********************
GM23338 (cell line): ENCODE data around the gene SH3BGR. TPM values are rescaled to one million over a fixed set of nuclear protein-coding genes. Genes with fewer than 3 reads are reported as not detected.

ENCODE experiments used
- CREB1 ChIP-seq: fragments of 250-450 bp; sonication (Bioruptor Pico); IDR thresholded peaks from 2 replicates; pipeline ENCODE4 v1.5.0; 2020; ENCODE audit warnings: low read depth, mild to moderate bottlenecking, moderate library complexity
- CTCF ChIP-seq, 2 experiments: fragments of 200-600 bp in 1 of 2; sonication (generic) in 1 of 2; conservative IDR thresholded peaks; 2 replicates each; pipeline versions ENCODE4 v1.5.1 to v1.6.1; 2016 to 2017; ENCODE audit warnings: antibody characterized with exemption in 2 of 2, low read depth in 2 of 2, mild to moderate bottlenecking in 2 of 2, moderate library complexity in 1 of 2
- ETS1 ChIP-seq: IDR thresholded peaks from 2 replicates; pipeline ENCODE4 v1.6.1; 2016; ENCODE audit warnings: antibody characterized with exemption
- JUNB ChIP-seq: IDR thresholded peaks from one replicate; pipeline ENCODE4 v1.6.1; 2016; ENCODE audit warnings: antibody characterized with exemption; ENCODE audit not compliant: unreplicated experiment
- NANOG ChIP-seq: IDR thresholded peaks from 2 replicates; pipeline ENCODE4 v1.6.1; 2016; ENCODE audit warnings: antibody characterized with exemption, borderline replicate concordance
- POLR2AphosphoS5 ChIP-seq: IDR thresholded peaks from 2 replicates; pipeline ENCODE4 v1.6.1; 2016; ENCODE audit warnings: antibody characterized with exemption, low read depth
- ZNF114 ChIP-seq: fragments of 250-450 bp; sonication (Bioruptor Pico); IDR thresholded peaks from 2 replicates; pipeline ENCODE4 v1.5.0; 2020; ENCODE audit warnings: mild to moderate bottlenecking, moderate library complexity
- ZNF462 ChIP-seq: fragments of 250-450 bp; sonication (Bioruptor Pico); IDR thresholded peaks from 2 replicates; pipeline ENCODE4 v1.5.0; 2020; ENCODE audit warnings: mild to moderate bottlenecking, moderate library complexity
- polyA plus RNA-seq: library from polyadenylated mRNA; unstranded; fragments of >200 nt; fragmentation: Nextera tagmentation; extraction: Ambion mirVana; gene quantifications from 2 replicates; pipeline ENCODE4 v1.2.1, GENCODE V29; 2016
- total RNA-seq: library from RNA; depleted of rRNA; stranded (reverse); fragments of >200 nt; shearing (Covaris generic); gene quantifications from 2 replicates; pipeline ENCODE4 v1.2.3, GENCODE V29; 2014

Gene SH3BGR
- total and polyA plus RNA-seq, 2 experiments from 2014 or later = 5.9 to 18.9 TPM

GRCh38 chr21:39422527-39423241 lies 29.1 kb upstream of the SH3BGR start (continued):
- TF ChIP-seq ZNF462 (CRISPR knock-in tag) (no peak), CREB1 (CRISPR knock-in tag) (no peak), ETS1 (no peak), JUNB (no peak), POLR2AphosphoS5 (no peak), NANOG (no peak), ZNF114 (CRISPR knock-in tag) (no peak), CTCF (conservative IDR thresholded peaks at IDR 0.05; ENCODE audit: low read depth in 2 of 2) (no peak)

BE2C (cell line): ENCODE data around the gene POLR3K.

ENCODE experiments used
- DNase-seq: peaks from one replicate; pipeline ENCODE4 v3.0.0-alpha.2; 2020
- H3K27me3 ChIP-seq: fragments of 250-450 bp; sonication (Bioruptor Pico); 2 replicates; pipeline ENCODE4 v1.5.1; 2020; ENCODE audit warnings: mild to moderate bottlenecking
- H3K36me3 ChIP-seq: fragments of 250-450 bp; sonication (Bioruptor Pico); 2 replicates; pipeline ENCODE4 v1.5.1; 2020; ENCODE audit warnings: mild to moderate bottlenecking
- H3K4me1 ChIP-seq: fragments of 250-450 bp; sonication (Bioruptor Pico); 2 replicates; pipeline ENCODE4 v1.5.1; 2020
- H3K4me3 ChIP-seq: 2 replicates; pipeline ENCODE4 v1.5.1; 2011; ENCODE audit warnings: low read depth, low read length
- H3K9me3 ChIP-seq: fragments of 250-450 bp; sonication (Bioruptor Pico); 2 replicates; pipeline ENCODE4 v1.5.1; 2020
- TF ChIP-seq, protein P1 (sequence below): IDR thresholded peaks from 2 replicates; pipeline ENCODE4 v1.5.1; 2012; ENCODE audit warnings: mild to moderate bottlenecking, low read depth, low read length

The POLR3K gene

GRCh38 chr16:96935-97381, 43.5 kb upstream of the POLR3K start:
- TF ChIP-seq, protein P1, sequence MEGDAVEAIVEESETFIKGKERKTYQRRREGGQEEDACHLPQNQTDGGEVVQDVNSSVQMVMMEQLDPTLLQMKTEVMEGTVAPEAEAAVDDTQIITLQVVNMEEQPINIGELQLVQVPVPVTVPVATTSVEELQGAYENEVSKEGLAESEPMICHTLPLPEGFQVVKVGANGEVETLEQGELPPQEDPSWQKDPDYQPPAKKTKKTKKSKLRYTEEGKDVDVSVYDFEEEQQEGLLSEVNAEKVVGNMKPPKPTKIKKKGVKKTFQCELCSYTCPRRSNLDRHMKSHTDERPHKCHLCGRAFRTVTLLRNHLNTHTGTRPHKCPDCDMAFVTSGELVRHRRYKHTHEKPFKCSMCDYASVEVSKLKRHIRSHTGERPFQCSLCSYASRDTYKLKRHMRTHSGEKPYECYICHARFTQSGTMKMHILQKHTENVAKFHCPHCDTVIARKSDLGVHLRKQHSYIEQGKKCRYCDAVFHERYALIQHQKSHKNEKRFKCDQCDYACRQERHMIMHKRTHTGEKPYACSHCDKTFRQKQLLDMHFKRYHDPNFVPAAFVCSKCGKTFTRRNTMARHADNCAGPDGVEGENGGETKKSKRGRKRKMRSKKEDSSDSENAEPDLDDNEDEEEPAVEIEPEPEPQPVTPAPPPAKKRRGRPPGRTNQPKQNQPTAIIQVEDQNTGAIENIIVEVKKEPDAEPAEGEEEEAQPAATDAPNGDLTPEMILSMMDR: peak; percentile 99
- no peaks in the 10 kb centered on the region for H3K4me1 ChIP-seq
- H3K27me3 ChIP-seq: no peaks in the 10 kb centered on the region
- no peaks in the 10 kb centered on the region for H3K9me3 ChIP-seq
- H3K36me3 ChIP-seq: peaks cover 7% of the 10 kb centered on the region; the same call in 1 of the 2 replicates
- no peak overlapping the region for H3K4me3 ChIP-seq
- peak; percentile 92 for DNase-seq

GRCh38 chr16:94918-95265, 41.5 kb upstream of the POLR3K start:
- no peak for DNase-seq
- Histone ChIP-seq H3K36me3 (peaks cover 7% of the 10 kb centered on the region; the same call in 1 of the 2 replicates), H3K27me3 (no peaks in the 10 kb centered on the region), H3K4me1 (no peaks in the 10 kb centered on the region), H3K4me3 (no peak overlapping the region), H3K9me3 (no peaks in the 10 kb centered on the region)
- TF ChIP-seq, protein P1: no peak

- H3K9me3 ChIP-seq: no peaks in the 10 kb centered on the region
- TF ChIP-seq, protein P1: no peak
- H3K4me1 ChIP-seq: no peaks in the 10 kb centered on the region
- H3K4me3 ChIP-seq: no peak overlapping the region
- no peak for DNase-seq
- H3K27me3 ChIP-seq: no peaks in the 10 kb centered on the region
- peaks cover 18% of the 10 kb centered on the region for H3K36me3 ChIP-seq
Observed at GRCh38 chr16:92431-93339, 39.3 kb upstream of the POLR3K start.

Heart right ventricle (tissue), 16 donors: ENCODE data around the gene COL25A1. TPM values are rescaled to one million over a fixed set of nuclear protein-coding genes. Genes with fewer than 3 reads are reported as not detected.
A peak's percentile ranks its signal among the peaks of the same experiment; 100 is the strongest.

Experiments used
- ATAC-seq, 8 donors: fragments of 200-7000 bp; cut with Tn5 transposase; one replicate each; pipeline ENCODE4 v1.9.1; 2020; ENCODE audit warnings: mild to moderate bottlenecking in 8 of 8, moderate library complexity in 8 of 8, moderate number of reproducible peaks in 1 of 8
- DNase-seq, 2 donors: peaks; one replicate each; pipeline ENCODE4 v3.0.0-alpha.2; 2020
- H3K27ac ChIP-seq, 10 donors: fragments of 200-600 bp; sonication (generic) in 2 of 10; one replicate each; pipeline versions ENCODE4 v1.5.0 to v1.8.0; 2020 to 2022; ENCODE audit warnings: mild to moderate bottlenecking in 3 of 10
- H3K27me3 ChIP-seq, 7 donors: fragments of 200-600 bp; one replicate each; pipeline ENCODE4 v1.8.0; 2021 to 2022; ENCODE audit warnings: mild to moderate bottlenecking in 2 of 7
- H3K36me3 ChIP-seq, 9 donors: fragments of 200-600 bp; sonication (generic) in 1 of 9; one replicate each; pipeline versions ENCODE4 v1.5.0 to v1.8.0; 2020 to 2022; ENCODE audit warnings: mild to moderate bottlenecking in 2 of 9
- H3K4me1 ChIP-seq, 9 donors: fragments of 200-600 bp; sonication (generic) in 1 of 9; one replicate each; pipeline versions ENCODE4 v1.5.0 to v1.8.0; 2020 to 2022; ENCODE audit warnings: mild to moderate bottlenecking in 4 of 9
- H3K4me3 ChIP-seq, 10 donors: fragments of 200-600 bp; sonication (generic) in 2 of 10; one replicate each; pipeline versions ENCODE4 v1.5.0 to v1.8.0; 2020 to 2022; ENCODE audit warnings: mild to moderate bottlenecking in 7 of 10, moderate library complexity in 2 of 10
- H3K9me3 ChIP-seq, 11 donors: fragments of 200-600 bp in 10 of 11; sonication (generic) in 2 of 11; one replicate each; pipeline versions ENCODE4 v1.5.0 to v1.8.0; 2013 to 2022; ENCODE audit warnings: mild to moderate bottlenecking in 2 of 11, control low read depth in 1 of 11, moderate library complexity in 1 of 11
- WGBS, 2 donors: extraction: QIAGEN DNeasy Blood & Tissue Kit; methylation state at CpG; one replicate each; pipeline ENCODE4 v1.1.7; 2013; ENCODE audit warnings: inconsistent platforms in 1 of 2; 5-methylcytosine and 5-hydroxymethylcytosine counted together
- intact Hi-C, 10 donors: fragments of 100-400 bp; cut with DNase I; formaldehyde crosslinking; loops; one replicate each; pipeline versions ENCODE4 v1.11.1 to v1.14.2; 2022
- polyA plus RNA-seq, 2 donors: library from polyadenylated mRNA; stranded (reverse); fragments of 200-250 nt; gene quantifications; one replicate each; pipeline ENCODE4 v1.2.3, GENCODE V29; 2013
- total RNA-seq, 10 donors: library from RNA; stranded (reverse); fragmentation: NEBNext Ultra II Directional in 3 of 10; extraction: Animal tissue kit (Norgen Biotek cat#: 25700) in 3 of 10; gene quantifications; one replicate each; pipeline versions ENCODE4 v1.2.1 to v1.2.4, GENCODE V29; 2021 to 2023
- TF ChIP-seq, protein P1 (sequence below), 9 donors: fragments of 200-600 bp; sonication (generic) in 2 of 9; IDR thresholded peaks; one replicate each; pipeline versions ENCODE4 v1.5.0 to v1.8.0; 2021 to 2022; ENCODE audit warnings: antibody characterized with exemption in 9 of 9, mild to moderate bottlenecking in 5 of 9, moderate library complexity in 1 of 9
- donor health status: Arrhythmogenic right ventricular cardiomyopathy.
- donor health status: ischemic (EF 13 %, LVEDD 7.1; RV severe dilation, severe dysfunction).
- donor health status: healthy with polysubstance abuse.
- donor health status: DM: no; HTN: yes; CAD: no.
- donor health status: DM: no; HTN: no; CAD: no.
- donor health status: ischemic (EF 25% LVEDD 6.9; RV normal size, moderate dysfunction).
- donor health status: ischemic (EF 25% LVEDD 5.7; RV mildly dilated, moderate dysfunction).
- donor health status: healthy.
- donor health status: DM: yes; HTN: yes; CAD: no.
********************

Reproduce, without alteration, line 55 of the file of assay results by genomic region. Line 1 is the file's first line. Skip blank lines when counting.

- H3K4me1 ChIP-seq, 9 donors: fragments of 200-600 bp; sonication (generic) in 1 of 9; one replicate each; pipeline versions ENCODE4 v1.5.0 to v1.8.0; 2020 to 2022; ENCODE audit warnings: mild to moderate bottlenecking in 4 of 9